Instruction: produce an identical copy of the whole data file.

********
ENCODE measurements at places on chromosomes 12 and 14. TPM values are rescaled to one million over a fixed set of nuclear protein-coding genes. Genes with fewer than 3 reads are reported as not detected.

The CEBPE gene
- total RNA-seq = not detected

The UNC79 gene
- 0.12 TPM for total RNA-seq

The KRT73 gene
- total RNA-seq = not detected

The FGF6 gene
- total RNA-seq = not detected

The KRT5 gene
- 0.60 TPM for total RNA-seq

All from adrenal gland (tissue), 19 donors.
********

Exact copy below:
ENCODE measurements at places on chromosomes 12 and 14. TPM values are rescaled to one million over a fixed set of nuclear protein-coding genes. Genes with fewer than 3 reads are reported as not detected.

The CEBPE gene
- total RNA-seq = not detected

The UNC79 gene
- 0.12 TPM for total RNA-seq

The KRT73 gene
- total RNA-seq = not detected

The FGF6 gene
- total RNA-seq = not detected

The KRT5 gene
- 0.60 TPM for total RNA-seq

All from adrenal gland (tissue), 19 donors.